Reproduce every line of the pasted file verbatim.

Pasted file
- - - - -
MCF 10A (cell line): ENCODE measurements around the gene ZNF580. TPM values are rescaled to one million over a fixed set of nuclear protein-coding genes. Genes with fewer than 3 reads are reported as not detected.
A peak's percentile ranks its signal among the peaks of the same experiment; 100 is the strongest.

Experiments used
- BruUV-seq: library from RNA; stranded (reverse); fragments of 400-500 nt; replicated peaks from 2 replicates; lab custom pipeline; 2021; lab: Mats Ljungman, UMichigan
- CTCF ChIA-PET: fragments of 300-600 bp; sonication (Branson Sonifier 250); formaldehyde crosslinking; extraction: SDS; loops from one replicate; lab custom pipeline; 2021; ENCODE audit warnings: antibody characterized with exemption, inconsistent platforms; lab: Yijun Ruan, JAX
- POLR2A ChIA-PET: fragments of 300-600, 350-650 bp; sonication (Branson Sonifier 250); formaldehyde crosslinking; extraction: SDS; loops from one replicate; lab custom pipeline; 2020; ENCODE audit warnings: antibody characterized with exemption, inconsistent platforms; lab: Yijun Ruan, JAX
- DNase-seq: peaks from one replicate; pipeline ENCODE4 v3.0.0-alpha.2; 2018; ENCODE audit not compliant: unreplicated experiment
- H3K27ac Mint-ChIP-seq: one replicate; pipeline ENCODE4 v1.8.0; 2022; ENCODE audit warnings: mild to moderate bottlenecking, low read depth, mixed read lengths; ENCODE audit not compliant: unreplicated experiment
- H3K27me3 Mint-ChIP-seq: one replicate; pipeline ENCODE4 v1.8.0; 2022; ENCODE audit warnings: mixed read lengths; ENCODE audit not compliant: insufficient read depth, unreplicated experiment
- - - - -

MCF 10A (cell line): ENCODE measurements around the gene ZNF580. TPM values are rescaled to one million over a fixed set of nuclear protein-coding genes. Genes with fewer than 3 reads are reported as not detected.
A peak's percentile ranks its signal among the peaks of the same experiment; 100 is the strongest.

Experiments used
- BruUV-seq: library from RNA; stranded (reverse); fragments of 400-500 nt; replicated peaks from 2 replicates; lab custom pipeline; 2021; lab: Mats Ljungman, UMichigan
- CTCF ChIA-PET: fragments of 300-600 bp; sonication (Branson Sonifier 250); formaldehyde crosslinking; extraction: SDS; loops from one replicate; lab custom pipeline; 2021; ENCODE audit warnings: antibody characterized with exemption, inconsistent platforms; lab: Yijun Ruan, JAX
- POLR2A ChIA-PET: fragments of 300-600, 350-650 bp; sonication (Branson Sonifier 250); formaldehyde crosslinking; extraction: SDS; loops from one replicate; lab custom pipeline; 2020; ENCODE audit warnings: antibody characterized with exemption, inconsistent platforms; lab: Yijun Ruan, JAX
- DNase-seq: peaks from one replicate; pipeline ENCODE4 v3.0.0-alpha.2; 2018; ENCODE audit not compliant: unreplicated experiment
- H3K27ac Mint-ChIP-seq: one replicate; pipeline ENCODE4 v1.8.0; 2022; ENCODE audit warnings: mild to moderate bottlenecking, low read depth, mixed read lengths; ENCODE audit not compliant: unreplicated experiment
- H3K27me3 Mint-ChIP-seq: one replicate; pipeline ENCODE4 v1.8.0; 2022; ENCODE audit warnings: mixed read lengths; ENCODE audit not compliant: insufficient read depth, unreplicated experiment